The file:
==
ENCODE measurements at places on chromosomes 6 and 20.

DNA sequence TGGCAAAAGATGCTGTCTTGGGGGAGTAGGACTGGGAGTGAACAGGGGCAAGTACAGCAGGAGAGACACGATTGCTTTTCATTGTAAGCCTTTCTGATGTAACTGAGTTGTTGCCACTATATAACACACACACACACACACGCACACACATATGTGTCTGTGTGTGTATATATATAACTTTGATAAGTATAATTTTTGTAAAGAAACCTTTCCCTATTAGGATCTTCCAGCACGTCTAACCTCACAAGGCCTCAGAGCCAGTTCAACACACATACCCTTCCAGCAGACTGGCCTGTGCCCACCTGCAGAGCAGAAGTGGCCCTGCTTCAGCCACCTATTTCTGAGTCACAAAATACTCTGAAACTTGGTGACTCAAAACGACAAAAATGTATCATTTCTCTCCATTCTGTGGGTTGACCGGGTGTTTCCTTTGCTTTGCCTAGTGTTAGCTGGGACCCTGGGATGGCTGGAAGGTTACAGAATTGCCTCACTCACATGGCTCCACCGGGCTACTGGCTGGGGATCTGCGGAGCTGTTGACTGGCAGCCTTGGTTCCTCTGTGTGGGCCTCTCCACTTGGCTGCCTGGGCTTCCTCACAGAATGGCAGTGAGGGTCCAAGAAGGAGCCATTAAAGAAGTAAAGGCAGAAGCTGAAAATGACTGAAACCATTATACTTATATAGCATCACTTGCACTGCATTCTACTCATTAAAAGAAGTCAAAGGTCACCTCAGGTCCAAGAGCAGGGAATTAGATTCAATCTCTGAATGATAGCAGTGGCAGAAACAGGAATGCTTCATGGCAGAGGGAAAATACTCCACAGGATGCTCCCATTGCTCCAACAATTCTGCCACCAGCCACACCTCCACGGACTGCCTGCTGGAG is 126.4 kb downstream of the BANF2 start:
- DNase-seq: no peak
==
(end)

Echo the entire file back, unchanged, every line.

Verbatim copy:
ENCODE measurements at places on chromosomes 6 and 20.

DNA sequence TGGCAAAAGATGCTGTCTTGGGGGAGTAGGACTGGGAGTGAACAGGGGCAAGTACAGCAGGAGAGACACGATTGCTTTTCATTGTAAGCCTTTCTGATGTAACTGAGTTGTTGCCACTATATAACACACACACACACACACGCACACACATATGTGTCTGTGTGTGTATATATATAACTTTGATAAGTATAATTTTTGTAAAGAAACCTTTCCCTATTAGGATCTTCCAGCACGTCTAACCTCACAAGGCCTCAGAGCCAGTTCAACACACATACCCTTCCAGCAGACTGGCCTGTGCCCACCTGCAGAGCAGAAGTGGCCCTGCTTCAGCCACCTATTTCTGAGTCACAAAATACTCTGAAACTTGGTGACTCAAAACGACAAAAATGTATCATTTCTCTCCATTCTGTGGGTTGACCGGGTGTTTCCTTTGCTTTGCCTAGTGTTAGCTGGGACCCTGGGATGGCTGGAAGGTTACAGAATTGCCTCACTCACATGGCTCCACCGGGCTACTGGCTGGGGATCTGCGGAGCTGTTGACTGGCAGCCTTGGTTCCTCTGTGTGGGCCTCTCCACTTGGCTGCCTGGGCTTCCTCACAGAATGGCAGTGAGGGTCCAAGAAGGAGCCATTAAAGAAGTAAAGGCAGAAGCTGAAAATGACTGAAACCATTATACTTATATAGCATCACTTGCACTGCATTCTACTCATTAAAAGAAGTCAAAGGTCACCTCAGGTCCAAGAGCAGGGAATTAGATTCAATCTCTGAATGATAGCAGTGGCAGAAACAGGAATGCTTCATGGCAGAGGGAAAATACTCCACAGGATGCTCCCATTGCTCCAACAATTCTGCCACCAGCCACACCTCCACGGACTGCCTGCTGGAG is 126.4 kb downstream of the BANF2 start:
- DNase-seq: no peak